namespace RedBadger.Data.Mongo
{
    using System;
    using System.Collections.Generic;
    using System.Diagnostics.Contracts;
    using System.Linq;

    using Norm;

    public class MongoRepository<TEntity> : IRepository<TEntity>
        where TEntity : class, IEntity
    {
        private readonly MongoConnectionStringBuilder mongoConnectionStringBuilder;

        private Mongo externalSession;

        public MongoRepository(MongoConnectionStringBuilder mongoConnectionStringBuilder)
        {
            this.mongoConnectionStringBuilder = mongoConnectionStringBuilder;
        }

        public IDisposable NewSession()
        {
            return this.externalSession = this.CreateSession();
        }

        public IQueryable<TEntity> AsQueryable()
        {
            this.EnsureSession();

            return this.externalSession.GetCollection<TEntity>().AsQueryable();
        }

        public void Drop()
        {
            try
            {
                using (Mongo session = this.CreateSession())
                {
                    session.Database.DropCollection(typeof(TEntity).Name);
                }
            }
            catch (MongoException e)
            {
                if (e.Message != "ns not found")
                {
                    throw;
                }
            }
        }

        public IEnumerable<TEntity> Find(Func<TEntity, bool> selector)
        {
            this.EnsureSession();

            return Find(this.externalSession, selector);
        }

        public TEntity FindOne(int? id)
        {
            return this.FindOne(x => x.Id == id);
        }

        public TEntity FindOne(Func<TEntity, bool> selector)
        {
            using (Mongo session = this.CreateSession())
            {
                return Find(session, selector).FirstOrDefault();
            }
        }

        public void Insert(TEntity instance)
        {
            using (Mongo session = this.CreateSession())
            {
                session.GetCollection<TEntity>().Insert(instance);
            }
        }

        public void Remove(int? id)
        {
            this.Remove(i => i.Id == id);
        }

        public void Remove(Func<TEntity, bool> selector)
        {
            using (Mongo session = this.CreateSession())
            {
                session.GetCollection<TEntity>().Delete(this.Find(selector));
            }
        }

        public void Save(TEntity instance)
        {
            using (Mongo session = this.CreateSession())
            {
                session.GetCollection<TEntity>().Save(instance);
            }
        }

        private static IEnumerable<TEntity> Find(Mongo session, Func<TEntity, bool> selector)
        {
            Contract.Requires(selector != null);

            IQueryable<TEntity> queryable = session.GetCollection<TEntity>().AsQueryable();
            Contract.Assume(queryable != null);

            return queryable.Where(selector);
        }

        private Mongo CreateSession()
        {
            return Mongo.Create(this.mongoConnectionStringBuilder.ToString());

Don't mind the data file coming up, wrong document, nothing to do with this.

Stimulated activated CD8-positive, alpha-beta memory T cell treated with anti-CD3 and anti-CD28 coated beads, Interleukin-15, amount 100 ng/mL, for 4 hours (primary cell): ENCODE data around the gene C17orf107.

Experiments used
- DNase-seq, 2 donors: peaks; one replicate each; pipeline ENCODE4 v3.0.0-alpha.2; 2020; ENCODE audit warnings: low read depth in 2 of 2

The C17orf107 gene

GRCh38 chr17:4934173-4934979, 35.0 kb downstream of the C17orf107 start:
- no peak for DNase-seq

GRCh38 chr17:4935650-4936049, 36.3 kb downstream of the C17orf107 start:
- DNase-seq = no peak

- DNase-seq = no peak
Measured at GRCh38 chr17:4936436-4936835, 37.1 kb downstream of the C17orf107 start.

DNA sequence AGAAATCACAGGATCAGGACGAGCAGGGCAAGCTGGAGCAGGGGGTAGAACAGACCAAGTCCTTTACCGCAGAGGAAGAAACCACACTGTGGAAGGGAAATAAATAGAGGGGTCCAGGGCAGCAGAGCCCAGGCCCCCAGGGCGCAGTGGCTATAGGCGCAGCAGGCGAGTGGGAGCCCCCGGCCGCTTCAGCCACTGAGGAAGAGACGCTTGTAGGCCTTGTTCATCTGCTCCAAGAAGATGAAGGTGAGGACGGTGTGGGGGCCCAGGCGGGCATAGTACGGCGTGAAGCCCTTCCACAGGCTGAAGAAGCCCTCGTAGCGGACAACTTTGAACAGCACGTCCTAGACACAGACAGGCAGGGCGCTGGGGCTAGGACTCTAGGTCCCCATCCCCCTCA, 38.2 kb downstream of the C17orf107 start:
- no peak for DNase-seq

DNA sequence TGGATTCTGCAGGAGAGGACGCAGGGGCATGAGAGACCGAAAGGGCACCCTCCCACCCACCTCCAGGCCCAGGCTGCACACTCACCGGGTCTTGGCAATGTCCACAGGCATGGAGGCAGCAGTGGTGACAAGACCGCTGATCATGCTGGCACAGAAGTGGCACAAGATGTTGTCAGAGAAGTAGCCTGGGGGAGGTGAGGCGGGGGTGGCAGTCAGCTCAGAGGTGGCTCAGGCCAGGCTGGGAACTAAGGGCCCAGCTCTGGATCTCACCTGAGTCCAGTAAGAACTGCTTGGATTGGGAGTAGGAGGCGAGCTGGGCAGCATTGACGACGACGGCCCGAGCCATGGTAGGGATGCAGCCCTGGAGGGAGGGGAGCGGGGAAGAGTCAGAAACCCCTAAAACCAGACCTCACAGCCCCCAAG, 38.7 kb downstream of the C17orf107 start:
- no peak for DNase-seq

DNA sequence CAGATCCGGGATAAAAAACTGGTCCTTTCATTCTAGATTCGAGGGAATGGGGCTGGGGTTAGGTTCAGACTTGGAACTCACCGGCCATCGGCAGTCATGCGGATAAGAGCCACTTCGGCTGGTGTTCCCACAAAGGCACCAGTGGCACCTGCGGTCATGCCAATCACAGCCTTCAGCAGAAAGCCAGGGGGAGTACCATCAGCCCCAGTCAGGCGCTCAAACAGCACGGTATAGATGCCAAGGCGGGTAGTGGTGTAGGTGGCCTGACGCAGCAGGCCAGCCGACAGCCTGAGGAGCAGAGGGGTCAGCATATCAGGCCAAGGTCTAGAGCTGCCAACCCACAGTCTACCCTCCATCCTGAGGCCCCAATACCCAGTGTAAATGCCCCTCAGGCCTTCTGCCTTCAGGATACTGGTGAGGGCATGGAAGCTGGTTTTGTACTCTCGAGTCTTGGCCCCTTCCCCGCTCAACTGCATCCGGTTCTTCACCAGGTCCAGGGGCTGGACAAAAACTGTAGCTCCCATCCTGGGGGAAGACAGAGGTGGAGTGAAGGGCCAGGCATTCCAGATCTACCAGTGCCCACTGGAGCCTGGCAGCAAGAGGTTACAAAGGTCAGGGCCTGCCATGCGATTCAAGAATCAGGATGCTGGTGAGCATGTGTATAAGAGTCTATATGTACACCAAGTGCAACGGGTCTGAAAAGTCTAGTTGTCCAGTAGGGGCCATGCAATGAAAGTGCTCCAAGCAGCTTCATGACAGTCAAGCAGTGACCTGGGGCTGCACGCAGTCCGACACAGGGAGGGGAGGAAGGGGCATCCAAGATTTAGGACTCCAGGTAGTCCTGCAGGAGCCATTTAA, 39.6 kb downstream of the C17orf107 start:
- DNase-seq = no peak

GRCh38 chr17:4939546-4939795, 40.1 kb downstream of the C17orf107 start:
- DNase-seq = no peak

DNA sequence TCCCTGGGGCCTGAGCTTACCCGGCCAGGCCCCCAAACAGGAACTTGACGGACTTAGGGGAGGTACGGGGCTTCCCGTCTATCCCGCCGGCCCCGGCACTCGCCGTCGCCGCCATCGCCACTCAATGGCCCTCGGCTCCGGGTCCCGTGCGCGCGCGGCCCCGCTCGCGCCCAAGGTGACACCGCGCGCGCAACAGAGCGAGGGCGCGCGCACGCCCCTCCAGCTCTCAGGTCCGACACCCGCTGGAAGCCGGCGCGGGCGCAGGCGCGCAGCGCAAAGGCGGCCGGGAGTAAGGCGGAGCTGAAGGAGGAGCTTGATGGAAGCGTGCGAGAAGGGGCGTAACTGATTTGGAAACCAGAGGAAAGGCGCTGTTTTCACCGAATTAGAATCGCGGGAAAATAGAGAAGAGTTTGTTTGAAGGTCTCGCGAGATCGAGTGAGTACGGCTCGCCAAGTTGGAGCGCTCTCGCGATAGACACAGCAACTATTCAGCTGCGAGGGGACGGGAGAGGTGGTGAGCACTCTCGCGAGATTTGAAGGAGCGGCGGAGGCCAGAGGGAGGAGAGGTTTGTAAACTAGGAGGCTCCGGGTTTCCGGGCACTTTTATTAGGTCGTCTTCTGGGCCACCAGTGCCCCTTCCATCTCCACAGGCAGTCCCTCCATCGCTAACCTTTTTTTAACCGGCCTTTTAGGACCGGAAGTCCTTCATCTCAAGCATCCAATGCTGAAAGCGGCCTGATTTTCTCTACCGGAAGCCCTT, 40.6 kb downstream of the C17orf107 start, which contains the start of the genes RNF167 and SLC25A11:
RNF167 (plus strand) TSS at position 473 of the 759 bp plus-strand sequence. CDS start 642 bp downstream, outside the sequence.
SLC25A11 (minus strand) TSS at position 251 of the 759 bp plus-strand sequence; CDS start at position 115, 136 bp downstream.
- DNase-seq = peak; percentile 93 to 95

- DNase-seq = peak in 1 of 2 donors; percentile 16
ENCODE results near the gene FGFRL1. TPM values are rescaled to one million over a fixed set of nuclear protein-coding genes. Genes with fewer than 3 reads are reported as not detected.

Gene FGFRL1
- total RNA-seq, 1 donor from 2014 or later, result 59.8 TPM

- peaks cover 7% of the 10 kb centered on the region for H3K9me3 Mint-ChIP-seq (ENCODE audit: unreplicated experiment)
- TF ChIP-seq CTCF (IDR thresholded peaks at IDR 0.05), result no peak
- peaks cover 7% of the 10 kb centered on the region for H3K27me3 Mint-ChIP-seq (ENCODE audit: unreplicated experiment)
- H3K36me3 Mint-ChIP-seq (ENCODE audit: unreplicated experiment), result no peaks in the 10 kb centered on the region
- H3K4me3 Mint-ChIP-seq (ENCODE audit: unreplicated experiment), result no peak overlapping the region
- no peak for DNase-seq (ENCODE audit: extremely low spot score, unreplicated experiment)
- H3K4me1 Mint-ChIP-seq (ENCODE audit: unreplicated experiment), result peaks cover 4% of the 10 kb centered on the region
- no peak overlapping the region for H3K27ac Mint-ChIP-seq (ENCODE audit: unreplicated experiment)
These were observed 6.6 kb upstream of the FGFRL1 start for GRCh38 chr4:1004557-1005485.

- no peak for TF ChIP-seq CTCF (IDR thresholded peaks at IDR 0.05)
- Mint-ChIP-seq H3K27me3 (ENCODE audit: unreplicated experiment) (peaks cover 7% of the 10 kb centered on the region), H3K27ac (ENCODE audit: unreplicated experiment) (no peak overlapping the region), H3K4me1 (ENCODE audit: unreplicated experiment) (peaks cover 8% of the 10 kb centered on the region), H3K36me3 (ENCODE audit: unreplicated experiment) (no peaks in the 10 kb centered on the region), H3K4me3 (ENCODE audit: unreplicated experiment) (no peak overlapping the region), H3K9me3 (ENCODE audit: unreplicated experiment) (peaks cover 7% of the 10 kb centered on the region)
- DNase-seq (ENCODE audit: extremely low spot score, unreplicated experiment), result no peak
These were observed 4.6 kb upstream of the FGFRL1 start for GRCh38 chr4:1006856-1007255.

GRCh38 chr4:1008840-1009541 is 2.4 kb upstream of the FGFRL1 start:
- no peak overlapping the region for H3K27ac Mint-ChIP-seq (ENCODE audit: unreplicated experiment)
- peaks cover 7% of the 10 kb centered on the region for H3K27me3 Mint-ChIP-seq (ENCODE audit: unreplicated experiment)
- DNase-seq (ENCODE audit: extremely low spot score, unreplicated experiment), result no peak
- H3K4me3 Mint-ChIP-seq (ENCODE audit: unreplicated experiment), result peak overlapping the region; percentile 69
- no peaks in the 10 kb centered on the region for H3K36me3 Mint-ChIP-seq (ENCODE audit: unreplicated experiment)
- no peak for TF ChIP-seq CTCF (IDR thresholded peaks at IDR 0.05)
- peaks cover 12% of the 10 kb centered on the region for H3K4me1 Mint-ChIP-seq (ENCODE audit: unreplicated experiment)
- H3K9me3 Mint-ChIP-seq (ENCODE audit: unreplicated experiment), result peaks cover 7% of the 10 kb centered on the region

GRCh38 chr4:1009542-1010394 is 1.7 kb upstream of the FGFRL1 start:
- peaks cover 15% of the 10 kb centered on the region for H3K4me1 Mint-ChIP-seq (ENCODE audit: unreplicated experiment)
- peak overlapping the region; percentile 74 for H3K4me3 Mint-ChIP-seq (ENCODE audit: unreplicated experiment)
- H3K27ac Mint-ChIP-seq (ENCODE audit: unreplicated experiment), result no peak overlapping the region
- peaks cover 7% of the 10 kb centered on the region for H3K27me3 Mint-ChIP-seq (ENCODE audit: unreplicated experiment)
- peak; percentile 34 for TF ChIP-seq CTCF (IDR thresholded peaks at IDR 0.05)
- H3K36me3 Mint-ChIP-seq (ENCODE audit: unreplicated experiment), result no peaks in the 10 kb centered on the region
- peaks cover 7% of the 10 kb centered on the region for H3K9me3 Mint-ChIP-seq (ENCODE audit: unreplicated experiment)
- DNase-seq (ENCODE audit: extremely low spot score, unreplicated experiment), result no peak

}

        private void EnsureSession()
        {
            if (this.externalSession == null)
            {
                throw new InvalidOperationException(
                    "This Repository has no current session.  Create one like this: using(repository.NewSession()) { ... }");
            }
        }
    }
}

I love the way that NoRM uses a URL for the connection string which means that I can use a class derived from UrlBuilder to set defaults for me:

namespace RedBadger.Data.Mongo
{
    using System;

    public class MongoConnectionStringBuilder : UriBuilder
    {
        public MongoConnectionStringBuilder()
            : base("mongodb", "localhost", 27017)
        {
        }

        public string Database
        {
            get
            {
                return this.Path;
            }

            set
            {
                this.Path = value;
            }
        }
    }
}

Finally, wiring it all up using StructureMap is really easy:

ObjectFactory.Configure(
    x =>
        {
            x.For<MongoConnectionStringBuilder>().Singleton().Use(
                () => new MongoConnectionStringBuilder { Database = "MyTestDB" });

            x.For(typeof(IRepository<>)).Use(typeof(MongoRepository<>));
        });

Incidentally, with StructureMap, you can also add more specialised repositories to the container.  At point of use you don’t need to know whether you’re getting a specialised repository or a more generic one, which is really cool:

ObjectFactory.Configure(
    x =>
        {
            x.For<MongoConnectionStringBuilder>().Singleton().Use(
                () => new MongoConnectionStringBuilder { Database = "MyTestDB" });

            x.For(typeof(IRepository<>)).Use(typeof(MongoRepository<>));
            x.For<IRepository<User>>().Use<UserRepository>();
        });

So that’s all straight forward and totally abstracts away the database driver implementation (the specialised UserRepository could easily be an implementation over another data store).  Anyway, enjoy.

8
Jun
2010

Ethical Consulting: a Red Badger principle

by Cain Ullah

Now that Red Badger is up and running, I thought I would write my first blog on one of the underlying principles of Red Badger. Ethical Consulting.

If you do a search on Google for Ethical Consulting you will get in your top 3 search results, a change management company, a company called ethical consulting and some guiding principles of ethical consulting defining what ethical behaviour is. When I mentioned ethical consulting to my friends and family, their first instincts were that Red Badger only delivered software for International Development programs, charities or green sustainability!

Ethical Consulting can mean different things to different people dependent on the context. Red Badger did not define the term but to us it has a specific meaning.

In my experience of running projects, if the relationship is ever fraught with the client, the majority of the time it is not normally down to the incompetence of the project team or in fact the client. However, projects can run over time, over budget and a blame culture ensues. To the project team, the client can appear unreasonable because they want everything and they want it yesterday. The client on the other hand feels they are not getting value for money. In this situation pressure builds, relationships can become difficult, morale is affected and as a result, so is productivity.